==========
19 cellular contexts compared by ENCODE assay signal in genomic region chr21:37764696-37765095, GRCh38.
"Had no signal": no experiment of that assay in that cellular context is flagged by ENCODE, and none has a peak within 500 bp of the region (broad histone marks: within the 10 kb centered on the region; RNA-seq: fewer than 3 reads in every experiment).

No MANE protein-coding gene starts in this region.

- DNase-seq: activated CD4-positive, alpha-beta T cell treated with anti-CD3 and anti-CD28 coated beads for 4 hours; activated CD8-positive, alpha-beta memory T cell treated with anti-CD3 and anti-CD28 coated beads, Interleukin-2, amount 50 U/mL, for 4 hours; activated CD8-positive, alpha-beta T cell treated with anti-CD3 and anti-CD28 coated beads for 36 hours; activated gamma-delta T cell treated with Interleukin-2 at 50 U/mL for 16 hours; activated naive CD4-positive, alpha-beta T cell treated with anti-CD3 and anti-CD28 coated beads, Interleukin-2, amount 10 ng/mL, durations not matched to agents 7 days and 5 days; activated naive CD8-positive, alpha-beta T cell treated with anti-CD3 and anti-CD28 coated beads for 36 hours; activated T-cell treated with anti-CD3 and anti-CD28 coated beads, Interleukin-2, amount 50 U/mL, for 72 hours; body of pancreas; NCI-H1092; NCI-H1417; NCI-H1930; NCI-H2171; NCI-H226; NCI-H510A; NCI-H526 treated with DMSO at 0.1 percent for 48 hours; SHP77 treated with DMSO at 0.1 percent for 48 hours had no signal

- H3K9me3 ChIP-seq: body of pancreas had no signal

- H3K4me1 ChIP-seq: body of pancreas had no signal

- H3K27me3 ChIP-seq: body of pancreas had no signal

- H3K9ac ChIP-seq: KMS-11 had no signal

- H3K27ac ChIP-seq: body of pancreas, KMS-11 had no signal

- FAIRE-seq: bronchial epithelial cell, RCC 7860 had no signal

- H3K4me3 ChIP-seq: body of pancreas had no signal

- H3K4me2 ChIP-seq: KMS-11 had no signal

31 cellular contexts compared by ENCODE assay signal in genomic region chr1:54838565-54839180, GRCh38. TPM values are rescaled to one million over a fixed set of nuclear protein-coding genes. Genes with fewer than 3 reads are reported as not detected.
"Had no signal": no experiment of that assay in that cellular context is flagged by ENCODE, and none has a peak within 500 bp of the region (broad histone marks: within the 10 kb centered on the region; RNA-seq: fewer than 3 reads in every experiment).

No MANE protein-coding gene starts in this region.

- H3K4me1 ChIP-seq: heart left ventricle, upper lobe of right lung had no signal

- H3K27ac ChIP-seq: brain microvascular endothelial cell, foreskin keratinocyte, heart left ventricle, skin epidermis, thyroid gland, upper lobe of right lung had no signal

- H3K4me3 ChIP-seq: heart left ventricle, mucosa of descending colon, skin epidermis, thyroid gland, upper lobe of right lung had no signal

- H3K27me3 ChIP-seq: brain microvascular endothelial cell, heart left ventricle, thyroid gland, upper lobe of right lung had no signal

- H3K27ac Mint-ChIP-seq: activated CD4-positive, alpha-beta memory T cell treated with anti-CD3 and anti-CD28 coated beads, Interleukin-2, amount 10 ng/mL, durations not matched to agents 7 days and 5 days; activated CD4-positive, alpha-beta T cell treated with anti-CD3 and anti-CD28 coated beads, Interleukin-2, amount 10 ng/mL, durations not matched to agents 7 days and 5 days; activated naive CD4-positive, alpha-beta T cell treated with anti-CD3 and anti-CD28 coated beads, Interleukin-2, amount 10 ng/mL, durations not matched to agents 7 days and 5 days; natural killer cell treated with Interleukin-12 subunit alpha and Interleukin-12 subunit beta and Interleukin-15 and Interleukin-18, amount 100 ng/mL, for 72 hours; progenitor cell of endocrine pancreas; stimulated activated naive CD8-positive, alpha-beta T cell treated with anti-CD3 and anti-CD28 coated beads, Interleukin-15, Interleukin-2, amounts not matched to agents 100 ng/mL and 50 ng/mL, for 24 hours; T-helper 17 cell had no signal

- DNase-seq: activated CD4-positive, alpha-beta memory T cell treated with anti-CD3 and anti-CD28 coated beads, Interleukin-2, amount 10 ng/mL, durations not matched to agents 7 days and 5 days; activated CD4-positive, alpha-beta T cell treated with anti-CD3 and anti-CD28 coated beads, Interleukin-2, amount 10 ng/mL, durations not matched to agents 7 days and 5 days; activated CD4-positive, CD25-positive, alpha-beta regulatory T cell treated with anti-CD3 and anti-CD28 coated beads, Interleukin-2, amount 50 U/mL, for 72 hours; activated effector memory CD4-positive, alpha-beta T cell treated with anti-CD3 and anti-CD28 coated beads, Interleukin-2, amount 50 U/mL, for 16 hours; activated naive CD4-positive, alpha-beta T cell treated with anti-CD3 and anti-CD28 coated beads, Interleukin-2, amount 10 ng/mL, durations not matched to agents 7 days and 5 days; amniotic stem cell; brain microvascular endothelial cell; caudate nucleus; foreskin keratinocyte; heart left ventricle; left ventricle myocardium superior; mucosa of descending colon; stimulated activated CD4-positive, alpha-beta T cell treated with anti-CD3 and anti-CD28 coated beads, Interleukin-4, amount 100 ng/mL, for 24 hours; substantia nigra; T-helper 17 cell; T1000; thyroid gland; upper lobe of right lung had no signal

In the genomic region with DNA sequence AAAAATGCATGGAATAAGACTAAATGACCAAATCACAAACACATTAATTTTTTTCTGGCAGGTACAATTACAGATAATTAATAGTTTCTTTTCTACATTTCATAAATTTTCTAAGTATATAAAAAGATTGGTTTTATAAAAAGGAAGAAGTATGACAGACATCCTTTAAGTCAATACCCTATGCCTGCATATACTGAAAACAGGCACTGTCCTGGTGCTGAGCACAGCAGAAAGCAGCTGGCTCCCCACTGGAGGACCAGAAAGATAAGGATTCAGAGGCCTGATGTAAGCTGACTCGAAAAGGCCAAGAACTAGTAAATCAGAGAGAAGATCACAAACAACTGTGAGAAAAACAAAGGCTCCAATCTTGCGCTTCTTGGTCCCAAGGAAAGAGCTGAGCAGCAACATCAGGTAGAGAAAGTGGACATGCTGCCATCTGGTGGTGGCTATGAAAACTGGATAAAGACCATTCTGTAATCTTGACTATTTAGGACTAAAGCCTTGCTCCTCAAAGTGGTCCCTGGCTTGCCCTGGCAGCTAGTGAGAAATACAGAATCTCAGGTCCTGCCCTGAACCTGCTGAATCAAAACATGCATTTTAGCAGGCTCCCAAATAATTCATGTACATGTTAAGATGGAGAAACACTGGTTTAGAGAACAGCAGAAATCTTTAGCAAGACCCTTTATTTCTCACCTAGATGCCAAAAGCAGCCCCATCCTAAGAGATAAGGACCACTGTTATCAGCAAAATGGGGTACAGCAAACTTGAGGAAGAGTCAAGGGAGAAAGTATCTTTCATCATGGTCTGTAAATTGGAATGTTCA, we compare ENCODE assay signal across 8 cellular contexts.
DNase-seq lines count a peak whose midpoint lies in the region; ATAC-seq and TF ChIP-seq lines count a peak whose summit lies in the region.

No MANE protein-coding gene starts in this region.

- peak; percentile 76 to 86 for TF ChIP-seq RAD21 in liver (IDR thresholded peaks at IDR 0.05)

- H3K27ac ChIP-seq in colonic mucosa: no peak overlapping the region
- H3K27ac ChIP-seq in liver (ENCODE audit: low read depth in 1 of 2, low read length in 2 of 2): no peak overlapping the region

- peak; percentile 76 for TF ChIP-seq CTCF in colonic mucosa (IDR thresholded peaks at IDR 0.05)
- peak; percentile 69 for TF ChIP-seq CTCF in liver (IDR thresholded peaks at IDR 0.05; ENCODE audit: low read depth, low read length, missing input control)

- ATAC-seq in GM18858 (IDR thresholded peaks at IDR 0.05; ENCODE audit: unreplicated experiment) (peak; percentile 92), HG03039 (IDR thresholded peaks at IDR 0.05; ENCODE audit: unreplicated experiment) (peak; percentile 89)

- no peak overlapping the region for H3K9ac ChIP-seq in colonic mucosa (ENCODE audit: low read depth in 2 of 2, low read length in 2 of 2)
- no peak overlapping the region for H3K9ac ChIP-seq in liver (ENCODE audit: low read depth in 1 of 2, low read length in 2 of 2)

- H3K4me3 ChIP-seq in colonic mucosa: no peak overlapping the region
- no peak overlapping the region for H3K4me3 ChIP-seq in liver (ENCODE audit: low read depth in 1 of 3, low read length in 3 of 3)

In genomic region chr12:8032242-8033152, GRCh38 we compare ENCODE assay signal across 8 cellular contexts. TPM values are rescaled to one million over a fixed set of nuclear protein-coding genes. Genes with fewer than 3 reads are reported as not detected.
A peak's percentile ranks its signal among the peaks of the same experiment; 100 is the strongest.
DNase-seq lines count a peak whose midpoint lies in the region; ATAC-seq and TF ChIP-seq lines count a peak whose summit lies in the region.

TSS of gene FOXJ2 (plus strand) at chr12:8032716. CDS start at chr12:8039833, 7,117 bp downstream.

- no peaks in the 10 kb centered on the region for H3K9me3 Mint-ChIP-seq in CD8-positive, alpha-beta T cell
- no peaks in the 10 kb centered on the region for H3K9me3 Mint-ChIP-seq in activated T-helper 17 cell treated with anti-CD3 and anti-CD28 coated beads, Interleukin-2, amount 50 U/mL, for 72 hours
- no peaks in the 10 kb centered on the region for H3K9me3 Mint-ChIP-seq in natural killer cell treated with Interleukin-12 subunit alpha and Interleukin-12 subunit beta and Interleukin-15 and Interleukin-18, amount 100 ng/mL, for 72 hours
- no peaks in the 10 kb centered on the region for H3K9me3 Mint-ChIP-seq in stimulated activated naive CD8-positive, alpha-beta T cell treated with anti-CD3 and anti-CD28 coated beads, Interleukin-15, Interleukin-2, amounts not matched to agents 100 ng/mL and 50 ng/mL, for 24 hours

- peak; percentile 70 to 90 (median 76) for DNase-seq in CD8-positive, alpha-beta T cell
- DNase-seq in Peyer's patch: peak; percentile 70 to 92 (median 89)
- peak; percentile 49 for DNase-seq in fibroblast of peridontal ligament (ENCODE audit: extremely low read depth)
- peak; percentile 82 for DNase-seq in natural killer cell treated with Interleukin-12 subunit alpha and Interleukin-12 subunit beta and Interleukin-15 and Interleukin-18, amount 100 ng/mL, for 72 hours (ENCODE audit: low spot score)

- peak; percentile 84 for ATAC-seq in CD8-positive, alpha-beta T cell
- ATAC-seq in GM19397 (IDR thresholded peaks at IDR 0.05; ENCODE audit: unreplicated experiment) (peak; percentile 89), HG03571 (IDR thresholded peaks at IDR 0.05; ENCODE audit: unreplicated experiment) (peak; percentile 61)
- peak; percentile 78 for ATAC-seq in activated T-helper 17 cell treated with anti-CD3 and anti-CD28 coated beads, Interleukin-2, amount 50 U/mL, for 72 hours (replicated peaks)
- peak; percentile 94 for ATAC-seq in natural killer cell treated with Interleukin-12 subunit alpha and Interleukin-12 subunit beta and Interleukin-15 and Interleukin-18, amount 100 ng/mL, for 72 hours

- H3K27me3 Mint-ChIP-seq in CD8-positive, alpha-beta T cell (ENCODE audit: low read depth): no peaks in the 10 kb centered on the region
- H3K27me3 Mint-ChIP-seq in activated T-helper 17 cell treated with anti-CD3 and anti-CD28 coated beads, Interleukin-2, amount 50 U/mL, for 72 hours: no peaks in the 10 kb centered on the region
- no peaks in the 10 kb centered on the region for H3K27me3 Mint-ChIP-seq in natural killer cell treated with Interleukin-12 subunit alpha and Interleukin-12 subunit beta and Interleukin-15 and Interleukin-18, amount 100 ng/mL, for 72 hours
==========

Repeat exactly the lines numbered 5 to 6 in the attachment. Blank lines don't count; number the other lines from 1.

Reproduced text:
- H3K9me3 ChIP-seq: body of pancreas had no signal

- H3K4me1 ChIP-seq: body of pancreas had no signal